Reputation Effects under Interdependent Values
An Economics and Finance External Seminar.
I study reputation effects when individuals have persistent private information that matters for their opponents' payoffs. I examine a repeated game between a patient informed player and a sequence of myopic uninformed players. The informed player privately observes a persistent state, and is either a strategic type who can flexibly choose his actions or is one of the several commitment types that mechanically plays the same action in every period. Unlike the canonical models on reputation effects, the uninformed players' payoffs depend on the state. This interdependence of values introduces new challenges to reputation building, namely, the informed player could face a trade-off between establishing a reputation for commitment and signaling favorable information about the state. My results address the predictions on the informed player's payoff and behavior that apply across all Nash equilibria. When the stage game payoffs satisfy a monotone-supermodularity condition, I show that the informed long-run player can overcome the lack-of-commitment problem and secure a high payoff in every state and in every equilibrium. Under a condition on the distribution over states, he will play the same action in every period and maintain his reputation for commitment in every equilibrium. If the payoff structure is unrestricted and the probability of commitment types is small, then the informed player's return to reputation building can be low and can provide a strict incentive to abandon his reputation.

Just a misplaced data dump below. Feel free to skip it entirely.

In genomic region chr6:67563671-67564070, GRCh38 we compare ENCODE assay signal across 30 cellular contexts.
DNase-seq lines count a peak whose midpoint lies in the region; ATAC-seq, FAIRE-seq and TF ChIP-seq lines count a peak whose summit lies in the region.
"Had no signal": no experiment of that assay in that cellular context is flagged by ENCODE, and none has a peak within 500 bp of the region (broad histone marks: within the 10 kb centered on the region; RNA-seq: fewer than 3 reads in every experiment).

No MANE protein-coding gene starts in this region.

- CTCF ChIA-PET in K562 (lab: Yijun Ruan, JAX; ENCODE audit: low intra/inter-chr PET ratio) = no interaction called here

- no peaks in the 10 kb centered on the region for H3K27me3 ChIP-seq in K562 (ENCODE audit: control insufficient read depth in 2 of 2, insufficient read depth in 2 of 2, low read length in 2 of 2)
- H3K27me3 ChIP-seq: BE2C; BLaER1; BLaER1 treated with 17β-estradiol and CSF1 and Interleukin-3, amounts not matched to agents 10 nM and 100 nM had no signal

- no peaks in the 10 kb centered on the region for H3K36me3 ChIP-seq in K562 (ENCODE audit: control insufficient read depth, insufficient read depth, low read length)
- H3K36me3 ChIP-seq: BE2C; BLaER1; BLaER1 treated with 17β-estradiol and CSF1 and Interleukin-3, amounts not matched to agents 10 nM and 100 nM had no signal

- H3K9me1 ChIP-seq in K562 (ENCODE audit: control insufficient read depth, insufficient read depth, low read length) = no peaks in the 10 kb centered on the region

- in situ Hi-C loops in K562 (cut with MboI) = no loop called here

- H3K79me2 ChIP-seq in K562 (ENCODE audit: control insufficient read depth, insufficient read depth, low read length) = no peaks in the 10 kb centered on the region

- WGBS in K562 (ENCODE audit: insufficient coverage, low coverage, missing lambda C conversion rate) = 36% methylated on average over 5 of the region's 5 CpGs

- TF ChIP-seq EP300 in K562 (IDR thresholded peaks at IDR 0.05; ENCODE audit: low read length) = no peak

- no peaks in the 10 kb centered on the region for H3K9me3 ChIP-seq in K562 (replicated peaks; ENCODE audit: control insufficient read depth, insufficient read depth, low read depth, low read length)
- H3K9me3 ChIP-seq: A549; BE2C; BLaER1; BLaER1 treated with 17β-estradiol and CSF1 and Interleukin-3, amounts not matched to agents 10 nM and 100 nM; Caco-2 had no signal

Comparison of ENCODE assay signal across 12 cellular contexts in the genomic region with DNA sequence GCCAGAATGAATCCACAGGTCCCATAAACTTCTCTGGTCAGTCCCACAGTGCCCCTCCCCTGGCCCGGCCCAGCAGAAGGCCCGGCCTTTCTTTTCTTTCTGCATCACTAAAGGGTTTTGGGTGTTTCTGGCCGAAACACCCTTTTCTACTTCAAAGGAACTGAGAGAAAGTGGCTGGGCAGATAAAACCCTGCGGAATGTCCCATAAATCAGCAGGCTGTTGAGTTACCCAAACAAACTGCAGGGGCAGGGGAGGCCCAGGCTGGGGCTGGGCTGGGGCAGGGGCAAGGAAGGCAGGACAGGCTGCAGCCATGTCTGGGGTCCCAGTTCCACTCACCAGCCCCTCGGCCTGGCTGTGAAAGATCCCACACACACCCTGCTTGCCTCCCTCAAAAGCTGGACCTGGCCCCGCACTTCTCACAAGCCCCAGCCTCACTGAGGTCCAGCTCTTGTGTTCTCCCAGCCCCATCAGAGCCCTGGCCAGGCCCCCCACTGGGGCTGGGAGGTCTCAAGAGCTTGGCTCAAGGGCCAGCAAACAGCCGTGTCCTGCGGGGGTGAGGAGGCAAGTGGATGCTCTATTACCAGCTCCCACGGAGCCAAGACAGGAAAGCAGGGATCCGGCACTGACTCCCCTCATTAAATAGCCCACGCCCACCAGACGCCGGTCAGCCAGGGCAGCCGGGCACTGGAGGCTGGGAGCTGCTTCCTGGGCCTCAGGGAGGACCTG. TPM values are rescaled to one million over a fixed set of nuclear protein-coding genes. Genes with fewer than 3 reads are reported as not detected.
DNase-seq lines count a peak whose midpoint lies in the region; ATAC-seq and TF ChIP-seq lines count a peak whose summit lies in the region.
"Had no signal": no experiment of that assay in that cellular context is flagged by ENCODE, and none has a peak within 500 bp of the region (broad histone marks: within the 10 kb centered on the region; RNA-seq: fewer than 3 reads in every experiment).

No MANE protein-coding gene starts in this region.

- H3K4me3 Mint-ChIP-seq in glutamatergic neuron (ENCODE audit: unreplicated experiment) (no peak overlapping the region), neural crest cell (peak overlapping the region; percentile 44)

Academic Homepage: https://economics.mit.edu/grad/harrydp